Janis Joplin – Summertime

On-screen: Janis Joplin “Summertime”.  The irony of Janis Joplin’s SUMMERTIME is apparent with the lyric “the living is easy” set against a half-burned placard welcoming the Democratic National Convention to Mayor Richard Daley’s Chicago in August of 1968.  Unwelcome were anti-establishment groups like The National Mobilization to End the War in Vietnam (MOBE), SDS, the Black Panthers, and the Yippies who assembled a week-long counter-convention. Widespread violence ensued as protestors were met by a massive force of American troops, National Guard, and Chicago police who, together, were armed with billy-clubs, machine guns, and grenade launchers!  Janis Joplin’s SUMMERTIME segment news footage of the riots shows widespread police brutality that led to hundreds of injuries and arrests among protesters.  Janis Joplin sings, “…no, no, no, don’t you cry!”  A commission on the turmoil called the1968 Democratic National Convention: Mayor Daley’s “police riot.”

Federal courtrooms extended the guerrilla theater in Janis Joplin’s SUMMERTIME as the “Chicago Eight” – including Black Panther leader Bobby Seale (appearing bound and gagged) and Yippie leaders Abbie Hoffman and Jerry Rubin – were tried for conspiracy to incite the violence that took place at the Democratic National Convention.

The soulful promise of Janis Joplin’s SUMMERTIME’s “you’re gonna rise up … singing” was realized in draft-resistance and anti-war protests in American cities like New York and in capitals around the world. Among the most sobering of 1960s protest images was the self-immolation of the South Vietnamese monk, Thich Quang Duc.

Soundtrack NotesJanis Joplin, with Big Brother and The Holding Company, released the original version, presented in DOMINOES, of SUMMERTIME on CHEAP THRILLS (CBS Records) in 1968. Other versions of SUMMERTIME are available on several Janis Joplin anthologies or releases.  In 1998, Columbia (Europe) released the Janis Joplin Anthology CD.  In 1999, Sony released a Janis Joplin “Greatest Hits” CD with many remastered tracks including SUMMERTIME.  And, in 2005 Sony released the 5-CD box set “Box of Pearls: The Janis Joplin Collection“.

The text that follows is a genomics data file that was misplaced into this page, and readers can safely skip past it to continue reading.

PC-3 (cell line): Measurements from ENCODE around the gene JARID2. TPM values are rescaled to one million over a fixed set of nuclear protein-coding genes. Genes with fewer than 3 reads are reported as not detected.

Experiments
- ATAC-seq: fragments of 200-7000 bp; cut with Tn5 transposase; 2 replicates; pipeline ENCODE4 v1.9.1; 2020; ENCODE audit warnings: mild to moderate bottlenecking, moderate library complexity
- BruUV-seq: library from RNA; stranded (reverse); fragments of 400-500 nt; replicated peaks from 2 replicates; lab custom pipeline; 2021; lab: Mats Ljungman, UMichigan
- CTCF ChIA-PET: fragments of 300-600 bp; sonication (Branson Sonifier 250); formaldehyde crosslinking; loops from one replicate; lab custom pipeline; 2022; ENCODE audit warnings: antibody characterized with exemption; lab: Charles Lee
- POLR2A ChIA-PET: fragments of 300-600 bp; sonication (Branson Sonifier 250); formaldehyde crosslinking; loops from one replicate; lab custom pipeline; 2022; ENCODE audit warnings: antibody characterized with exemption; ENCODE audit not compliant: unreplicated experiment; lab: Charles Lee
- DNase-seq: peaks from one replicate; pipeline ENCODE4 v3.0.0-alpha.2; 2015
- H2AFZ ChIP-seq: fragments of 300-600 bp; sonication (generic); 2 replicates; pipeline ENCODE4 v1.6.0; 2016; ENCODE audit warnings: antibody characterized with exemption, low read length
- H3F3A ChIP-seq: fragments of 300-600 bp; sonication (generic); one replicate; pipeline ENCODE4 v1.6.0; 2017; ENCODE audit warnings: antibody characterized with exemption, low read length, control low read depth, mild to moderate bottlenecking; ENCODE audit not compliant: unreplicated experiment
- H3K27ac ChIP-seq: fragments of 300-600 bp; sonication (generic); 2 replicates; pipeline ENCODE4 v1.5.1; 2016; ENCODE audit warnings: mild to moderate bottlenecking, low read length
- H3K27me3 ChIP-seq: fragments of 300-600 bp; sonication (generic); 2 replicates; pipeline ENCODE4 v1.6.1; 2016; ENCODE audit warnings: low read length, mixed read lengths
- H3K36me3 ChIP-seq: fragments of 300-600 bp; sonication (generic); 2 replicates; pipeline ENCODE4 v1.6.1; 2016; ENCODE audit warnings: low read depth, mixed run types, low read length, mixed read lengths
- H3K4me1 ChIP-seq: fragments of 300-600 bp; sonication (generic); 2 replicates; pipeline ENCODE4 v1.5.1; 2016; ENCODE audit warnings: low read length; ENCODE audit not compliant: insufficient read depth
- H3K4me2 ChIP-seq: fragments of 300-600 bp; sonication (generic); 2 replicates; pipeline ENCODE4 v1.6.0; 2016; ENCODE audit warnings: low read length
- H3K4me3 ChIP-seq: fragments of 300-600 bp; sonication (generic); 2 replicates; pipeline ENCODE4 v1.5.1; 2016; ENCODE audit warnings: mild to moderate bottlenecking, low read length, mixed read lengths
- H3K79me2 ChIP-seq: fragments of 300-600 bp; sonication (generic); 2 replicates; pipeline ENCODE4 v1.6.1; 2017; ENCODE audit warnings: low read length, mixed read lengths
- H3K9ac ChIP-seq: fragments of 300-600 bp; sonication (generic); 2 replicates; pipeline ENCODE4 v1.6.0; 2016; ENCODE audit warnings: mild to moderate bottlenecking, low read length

Context: The counterculture knew that little else in American life would receive as much TV coverage as the 1968 Democratic National Convention. For one thing, it promised to be controversial, because unlike the Republicans, the Democrats were divided over the Vietnam War issue. Although Hubert Humphrey had the nomination in his pocket, the “end the Vietnam War” wing of the party was determined to have its say and the mood of the nation was expectant. In the months before the Democratic Convention, the Yippies, SDS (Students for a Democratic Society), and various other groups from the anti-war movement sent out a massive call to come to Chicago to attend a “counter-convention” – a guerilla spectacle that would protest the sham nomination inside the convention center and the repressive politics of the Establishment in general. As tens of thousands of youth who answered the call arrived in Chicago, they discovered 12,000 police and 6,000 national guardsmen waiting for them.

That was the situation when, at midnight on August 28, 1968, the city exploded into several days of violence that took the form of running battles between counter-culture demonstrators and Chicago cops outside the convention center, and violent pandemonium between Richard Daley’s security men and the middle-aged politicians inside the center. When the last cloud of tear gas vanished and the confetti was swept away, Mayor Daley claimed that he had defeated the minions of the younger generation. But the counter-convention proved – before 30 million TV viewers – what it had set out to prove:  that, if provoked, the system managed by the older generation was as brutal as that of the Soviet Union.

The Chicago melee may have provided the most televised and most violent battle, but earlier in the spring of 1968, the war between the generations transcended class lines and cultural boundaries, uniting the younger generation in hundreds of smaller pitched battles in the streets and on campuses all over the world. From New York City to Paris, from Mexico City to Manila, one issue stood out among the several issues that galvanized their actions – the Vietnam War.

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